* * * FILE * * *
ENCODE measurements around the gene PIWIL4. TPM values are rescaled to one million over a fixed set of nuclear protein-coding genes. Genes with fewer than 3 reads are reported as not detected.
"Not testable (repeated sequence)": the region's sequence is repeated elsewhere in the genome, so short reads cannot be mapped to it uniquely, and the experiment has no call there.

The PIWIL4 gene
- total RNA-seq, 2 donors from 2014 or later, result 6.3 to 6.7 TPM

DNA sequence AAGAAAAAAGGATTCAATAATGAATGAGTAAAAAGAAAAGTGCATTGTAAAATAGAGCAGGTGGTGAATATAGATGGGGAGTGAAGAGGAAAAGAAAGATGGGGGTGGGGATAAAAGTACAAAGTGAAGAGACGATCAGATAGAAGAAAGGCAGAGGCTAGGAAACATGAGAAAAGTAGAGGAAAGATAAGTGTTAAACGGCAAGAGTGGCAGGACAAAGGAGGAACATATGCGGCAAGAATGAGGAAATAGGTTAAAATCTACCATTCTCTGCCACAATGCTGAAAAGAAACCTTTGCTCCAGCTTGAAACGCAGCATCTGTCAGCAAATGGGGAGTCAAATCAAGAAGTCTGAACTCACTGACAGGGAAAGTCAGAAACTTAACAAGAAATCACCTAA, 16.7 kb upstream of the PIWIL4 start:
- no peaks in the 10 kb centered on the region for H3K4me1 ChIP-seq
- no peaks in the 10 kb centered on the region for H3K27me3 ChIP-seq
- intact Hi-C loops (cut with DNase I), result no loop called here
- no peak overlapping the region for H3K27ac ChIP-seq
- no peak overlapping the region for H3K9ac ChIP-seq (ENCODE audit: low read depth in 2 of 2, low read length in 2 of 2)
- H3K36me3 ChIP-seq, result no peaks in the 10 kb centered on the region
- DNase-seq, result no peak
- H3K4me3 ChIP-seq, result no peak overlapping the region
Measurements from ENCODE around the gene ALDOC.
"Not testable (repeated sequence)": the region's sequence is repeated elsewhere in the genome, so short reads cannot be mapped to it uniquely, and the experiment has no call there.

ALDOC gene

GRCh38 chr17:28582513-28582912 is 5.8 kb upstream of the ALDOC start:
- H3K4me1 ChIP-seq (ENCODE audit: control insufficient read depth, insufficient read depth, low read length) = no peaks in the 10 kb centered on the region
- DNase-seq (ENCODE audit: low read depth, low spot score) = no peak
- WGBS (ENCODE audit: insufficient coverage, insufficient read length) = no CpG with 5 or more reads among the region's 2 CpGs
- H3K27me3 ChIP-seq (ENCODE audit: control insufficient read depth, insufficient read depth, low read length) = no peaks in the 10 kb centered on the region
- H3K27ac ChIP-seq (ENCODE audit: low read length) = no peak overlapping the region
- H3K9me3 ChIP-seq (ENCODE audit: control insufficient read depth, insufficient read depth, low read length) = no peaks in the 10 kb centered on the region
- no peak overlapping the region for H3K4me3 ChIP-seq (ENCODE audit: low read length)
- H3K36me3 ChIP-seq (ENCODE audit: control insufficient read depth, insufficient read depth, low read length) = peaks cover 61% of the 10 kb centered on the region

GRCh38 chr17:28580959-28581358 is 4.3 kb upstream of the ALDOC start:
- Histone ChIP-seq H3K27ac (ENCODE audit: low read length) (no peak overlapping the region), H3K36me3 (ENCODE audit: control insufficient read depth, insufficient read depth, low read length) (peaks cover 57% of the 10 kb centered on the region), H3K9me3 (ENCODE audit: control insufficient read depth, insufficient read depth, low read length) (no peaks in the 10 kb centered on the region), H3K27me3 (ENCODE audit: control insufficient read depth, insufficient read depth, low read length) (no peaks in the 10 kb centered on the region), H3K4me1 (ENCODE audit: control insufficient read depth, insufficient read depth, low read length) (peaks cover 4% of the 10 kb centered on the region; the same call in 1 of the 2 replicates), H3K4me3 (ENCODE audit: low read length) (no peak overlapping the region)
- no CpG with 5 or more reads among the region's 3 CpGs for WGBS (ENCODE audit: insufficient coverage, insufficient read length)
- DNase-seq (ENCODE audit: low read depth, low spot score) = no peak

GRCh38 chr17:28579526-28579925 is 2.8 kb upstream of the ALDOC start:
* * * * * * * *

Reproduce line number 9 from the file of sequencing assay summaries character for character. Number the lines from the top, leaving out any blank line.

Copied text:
- no peak overlapping the region for H3K27ac ChIP-seq